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kg4jxt

Profile Information

Name: Cade
Gender: Male
Hometown: Atlanta, GA
Home country: USA
Current location: Dominican Republic
Member since: Sun Jun 15, 2014, 04:01 PM
Number of posts: 30

About Me

Retired Chemical and Environmental Engineer living off-grid on an old coffee farm in the Dominican Republic. Life is good. Also known as: google.com/+CadeJohnson

Journal Archives

Risk Tolerance

Money Magazine and other financial publications have a variety of "model portfolios" that cover a range of risk tolerances ranging from aggressive investor to very important to preserve investment, such as might befit a person with only a short time-horizon of investment. From my prior experience, market volatility only creates major deviations from a long-term upward trend for periods of a year or two - though certainly there have been longer market downturns prior to my time in the market. I think most of the money I invest is still going to be in the market in 15 years, so although I am retired I consider myself to be a fairly long term investor. But I cannot quite stomach the wild gyrations that a truly aggressive portfolio would entail. So I have not sought the high returns of REITs, junk bonds, emerging markets, or various specialty industry funds. These types of investments can lead to higher returns as befits their higher risk. But neither do I grasp my investment compulsively - money market fund returns are so low as to be of no interest, IMHO. But it is a very subjective matter. It depends on individual disposition, investment horizon, living circumstances and personal flexibility to deal with loss. There can only be guidance but no "correct" solution.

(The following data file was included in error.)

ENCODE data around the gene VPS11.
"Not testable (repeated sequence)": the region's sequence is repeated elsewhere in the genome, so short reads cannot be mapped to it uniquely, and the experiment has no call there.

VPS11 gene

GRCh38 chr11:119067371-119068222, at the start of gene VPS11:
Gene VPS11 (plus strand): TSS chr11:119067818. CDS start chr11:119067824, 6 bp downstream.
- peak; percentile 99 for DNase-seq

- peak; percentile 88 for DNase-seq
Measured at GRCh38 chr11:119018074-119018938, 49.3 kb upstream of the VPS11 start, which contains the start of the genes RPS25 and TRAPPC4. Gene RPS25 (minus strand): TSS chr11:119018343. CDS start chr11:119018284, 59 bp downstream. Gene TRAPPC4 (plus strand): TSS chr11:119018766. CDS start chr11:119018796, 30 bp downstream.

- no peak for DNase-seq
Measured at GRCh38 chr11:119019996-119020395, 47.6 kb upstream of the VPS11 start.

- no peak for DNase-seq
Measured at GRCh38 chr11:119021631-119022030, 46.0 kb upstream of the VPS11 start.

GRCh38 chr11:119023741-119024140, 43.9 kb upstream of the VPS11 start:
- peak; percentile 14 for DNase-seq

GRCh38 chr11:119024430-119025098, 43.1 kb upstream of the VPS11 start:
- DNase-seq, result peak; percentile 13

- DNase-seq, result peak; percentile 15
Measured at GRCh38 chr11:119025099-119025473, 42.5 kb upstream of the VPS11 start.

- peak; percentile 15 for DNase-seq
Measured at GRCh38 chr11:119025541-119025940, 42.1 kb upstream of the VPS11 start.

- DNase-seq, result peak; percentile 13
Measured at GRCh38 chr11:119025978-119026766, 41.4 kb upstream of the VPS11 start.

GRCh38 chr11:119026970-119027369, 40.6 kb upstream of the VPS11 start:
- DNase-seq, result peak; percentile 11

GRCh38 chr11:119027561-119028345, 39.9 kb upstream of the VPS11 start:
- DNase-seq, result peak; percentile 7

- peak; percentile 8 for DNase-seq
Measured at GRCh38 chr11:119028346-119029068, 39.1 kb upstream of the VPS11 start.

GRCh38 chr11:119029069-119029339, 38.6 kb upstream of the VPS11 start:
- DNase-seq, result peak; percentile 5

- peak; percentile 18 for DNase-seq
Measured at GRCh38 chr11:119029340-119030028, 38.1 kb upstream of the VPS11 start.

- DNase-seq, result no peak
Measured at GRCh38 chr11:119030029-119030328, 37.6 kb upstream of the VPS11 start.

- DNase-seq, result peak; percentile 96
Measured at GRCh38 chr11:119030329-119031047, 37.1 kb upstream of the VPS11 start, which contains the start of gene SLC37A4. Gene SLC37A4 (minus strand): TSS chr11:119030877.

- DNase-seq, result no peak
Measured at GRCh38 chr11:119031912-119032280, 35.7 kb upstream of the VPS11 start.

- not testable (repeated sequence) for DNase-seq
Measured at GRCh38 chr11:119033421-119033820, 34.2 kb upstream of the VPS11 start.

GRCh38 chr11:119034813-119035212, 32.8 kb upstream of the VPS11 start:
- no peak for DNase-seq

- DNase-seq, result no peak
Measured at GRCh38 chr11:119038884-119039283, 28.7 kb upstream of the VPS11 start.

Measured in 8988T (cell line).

another good investment strategy

I want to get rich in the stock market, but I hate doing all the research. So I take the lazy way out as recommended by Peter Bogle - founder of Vanguard Mutual Funds: I have determined from reading and experience that my current "risk tolerance" equates to about 70% investment in stocks. I keep the remaining investment in long-term treasury bonds. I do not own any individual stocks or bonds, but purchase the S&P500 index fund and the long term bond index fund (VFINX and VBLTX, respectively). Every six months, I check the balance. If it is still at 70% I do nothing. If stocks are up, then I sell some to get back to 70% (sell high, right?). If stocks are down, then I sell some bonds and buy stocks (buy low, right?). I have followed this approach since 1994 and I have averaged a tidy 8.5% return on my investments. It does not take much time and I do not have to do any research or stress out about market calamities - when it is time to rebalance I just do it.

When I have money to invest, I invest it gradually over many months. When I need money, I take it out gradually over many months. I dollar-cost-average. Not all my investment moves come at the best or worst time. It might be that I lose an opportunity but it is very safe (well, safe for stock market investing anyway).
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